Since the A-12 was never going to fly over the Soviet Union and the use of satellite photography was on the rise, the program was scrapped almost as soon as it had begun. The A-12s were either stored in Palmdale, California, or sent to museums.

Here are the best military photos of the week
A-12s in storage in Southern California. (CIA photo)

The A-12 could fly higher and faster than the SR-71, but the Blackbird’s side-looking radar and cameras could see enemy territory without penetrating their airspace.

3. M-21 Drone Carrier

The M-21 variant of the A-12 was designed to carry the Lockheed D-12 Drone. This variation had a cockpit for the drone’s launch control officer who released the autonomous drone which was mounted on the back of the M-21 airframe.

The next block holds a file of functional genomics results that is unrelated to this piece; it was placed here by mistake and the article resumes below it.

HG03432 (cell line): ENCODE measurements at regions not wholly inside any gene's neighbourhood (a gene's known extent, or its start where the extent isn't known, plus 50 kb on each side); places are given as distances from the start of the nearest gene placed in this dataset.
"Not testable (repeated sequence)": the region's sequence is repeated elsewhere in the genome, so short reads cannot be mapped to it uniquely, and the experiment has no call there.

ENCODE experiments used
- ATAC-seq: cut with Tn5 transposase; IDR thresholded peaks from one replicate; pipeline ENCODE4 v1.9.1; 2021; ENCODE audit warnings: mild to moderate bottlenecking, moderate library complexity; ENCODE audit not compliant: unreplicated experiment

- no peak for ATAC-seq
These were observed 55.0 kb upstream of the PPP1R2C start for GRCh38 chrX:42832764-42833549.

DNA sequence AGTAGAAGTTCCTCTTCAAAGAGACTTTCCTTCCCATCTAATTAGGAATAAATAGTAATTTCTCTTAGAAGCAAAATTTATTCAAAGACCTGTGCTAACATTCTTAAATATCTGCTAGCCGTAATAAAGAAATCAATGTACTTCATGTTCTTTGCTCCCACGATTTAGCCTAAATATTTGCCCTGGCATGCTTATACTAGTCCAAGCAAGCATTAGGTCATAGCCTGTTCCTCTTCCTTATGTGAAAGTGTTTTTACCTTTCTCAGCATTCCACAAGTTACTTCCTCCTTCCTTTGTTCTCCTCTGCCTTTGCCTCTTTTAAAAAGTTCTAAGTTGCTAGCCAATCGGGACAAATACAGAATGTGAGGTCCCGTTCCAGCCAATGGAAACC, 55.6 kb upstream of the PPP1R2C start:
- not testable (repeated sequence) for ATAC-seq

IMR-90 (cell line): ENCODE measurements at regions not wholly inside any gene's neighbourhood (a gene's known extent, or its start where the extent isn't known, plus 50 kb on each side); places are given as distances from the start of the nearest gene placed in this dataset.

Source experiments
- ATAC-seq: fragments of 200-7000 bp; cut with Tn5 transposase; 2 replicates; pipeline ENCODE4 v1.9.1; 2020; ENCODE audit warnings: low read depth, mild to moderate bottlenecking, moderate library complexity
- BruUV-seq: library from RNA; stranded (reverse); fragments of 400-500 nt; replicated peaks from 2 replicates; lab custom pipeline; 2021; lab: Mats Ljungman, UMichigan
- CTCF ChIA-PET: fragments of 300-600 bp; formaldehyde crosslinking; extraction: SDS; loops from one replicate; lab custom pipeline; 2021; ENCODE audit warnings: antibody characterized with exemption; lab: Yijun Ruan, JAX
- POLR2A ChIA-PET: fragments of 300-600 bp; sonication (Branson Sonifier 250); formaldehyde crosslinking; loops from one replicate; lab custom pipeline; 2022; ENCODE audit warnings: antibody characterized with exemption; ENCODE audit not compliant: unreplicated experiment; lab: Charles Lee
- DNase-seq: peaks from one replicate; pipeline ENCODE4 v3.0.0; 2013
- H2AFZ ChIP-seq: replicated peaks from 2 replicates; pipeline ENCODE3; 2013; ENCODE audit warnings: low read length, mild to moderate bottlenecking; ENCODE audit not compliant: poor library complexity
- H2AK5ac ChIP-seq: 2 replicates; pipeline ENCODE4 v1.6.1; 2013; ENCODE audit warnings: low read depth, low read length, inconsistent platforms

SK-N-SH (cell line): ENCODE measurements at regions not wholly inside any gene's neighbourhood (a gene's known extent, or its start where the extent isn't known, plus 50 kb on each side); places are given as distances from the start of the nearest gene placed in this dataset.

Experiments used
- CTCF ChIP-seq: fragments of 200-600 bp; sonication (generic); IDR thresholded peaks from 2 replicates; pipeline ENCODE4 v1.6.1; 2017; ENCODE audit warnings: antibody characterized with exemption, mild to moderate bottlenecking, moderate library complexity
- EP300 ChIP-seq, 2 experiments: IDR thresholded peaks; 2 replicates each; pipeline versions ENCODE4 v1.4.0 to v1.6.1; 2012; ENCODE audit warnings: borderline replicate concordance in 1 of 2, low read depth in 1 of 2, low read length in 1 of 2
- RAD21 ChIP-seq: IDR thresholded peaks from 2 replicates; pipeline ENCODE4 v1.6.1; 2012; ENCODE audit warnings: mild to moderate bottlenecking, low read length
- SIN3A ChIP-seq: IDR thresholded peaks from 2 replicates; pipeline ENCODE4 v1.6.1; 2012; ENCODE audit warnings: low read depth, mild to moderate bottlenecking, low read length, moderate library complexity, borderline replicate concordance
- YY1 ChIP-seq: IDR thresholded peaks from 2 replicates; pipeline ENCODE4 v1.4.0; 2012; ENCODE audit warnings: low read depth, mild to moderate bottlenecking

Here are the best military photos of the week
Modified A-12 (codename M-21) carrying D-21 drone (Project Tagboard – CIA photo)

The D-21 was launched from the back of the A-12. Once its mission was complete, the drone would eject the data it collected at a preprogrammed point and then self-destruct. The ejected data was caught in mid-air by a C-130.

This program was canceled in 1966 when a drone collided in midair with its launcher. The M-21 crew all bailed out, except for the LCO. From then on, the D-21 would be launched from under the wing of a B-52.

Here are the best military photos of the week
A B-52 carrying a D-21 reconnaissance drone and rocket booster. This photo was taken by a crewman in the tail of a tanker aircraft. (U.S. Air Force photo)

4. Lockheed YF-12